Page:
• I like the image below. These are women portrayed on one papyrus; they are mourning the death of a family member. Must they all show their nipples? Are those red things nipples or parts of the garment? I am no costume historian. 
Click image to enlarge
  • Have you seen a mummy? Did you know how a mummified body is reanimated? Answer: "The Opening of the Mouth ritual reanimated the mummifed body. Originally a ritual to enable a new born child to breathe and feed, it was performed on mummies to restore their bodily faculties. By touching part of the face with special implements a priest made it possible for the dead to see with their eyes, breathe through their nose and speak with their mouth." Interestingly, the tools used in the ritual were also those used by midwives. 
  • Do not judge a person by his/her mask. Often, the mask did not reflect the real face of the deceased but how he/she would like to appear in afterlife. That's why these masks all seem to depict young countenances with smooth skin. Also, because the gods had gold flesh and blue hair, the masks were often covered with gold leaf and blue paint was used for hair.
  • After all the ordeal that the deceased went through, he/she faced the final judgement, during which his or her heart was weighed against a feather of truth. The heart would be fed to the Devourer (a female monster with a body that was part lion, hippopotamus and crocodile) if it was heavier than the feather; and if the heart was light, the dead person would be granted permission to fly with the Sun god to the Field of Reeds, which was an idealised version of Egypt.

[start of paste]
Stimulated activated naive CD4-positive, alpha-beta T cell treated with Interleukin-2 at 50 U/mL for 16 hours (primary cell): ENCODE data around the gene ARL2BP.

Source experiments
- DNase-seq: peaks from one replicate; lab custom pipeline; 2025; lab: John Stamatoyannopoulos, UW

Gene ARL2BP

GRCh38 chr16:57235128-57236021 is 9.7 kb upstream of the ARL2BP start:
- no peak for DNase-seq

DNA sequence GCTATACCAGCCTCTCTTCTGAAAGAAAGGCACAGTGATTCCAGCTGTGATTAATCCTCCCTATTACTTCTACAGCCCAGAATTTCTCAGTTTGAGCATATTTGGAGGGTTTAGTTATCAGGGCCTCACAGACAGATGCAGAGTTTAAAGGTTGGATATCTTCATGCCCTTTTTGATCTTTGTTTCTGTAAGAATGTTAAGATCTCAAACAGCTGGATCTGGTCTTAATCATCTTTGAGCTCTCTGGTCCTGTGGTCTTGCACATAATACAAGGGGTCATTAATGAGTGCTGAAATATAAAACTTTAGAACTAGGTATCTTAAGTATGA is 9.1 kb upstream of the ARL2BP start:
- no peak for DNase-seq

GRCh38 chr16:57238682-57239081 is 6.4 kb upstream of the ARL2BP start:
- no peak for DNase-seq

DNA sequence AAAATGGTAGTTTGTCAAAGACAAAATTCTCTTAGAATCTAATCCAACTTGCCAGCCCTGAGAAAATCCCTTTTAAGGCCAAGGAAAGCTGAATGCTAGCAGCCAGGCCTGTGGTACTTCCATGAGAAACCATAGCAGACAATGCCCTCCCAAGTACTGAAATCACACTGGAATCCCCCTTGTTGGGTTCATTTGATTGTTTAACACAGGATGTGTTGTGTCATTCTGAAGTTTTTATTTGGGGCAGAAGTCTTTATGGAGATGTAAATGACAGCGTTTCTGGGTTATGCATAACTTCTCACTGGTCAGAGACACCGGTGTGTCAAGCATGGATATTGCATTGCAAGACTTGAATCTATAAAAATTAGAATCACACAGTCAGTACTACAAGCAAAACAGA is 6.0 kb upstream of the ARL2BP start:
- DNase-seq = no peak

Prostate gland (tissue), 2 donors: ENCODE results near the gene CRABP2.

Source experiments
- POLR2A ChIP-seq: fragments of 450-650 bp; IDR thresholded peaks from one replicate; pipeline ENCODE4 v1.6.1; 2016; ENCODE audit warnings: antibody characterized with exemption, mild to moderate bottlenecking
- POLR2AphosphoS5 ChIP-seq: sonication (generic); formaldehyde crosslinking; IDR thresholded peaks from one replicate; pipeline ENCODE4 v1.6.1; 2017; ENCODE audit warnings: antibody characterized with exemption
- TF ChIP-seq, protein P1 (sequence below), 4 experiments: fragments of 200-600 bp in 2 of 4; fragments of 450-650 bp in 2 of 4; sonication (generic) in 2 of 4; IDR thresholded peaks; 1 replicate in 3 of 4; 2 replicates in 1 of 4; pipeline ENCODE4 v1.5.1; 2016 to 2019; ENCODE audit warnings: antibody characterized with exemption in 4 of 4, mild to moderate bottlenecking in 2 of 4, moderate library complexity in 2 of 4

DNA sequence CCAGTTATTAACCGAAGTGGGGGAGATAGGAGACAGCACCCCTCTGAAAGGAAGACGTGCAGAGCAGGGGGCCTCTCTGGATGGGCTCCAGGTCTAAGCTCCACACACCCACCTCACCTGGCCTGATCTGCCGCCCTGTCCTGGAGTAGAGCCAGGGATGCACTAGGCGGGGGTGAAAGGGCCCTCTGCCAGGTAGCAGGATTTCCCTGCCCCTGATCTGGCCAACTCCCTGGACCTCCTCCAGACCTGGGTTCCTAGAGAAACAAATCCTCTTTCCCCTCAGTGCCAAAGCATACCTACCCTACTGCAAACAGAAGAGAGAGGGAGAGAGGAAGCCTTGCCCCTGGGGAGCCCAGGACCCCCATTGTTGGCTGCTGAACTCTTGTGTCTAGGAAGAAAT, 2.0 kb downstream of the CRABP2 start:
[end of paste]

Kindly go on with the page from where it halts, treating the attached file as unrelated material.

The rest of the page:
The interesting thing about the weighing of the heart is that during the process, the heart could speak and reveal unflattering secrets about the owner's life, which could affect his/her chances to advance to paradise. For this reason, there were spells to mute your heart. For example: "May nought stand up to oppose me at [my] judgment, may there be no opposition to me in the presence of the Chiefs (Tchatchau); may there be no parting of thee from me in the presence of him that keepeth the Balance!"

    Since one of the sins the Egyptians were judged for was lying, this seems like cheating. Still, it's better than having your heart eaten. 
Weighing of the heart
The exhibition is on until 6 March 2011.


  1. Thanks for taking the time to post this. Even if I can't see the exhibition myself, I can learn all these interesting history by reading this post.

  2. 100 WORDS
    --by Neil Gaiman

    A hundred words to talk of death?
    At once too much and not enough.
    My plans beyond that final breath
    are currently a little rough.

    The dying thing comes on so slow:
    reluctance to get out of bed
    is magnified each day and so
    transmuted into dead.

    I dream of dying all alone,
    nobody there to watch me pass
    nothing remains for me to own,
    no breath remains to fog the glass.

    And when I do put down my pen
    my memories will fly like birds.
    When I am done, when I am dead,
    and finished with my hundred words.

    (Thank you, you-know-who, for sharing this poem with me.)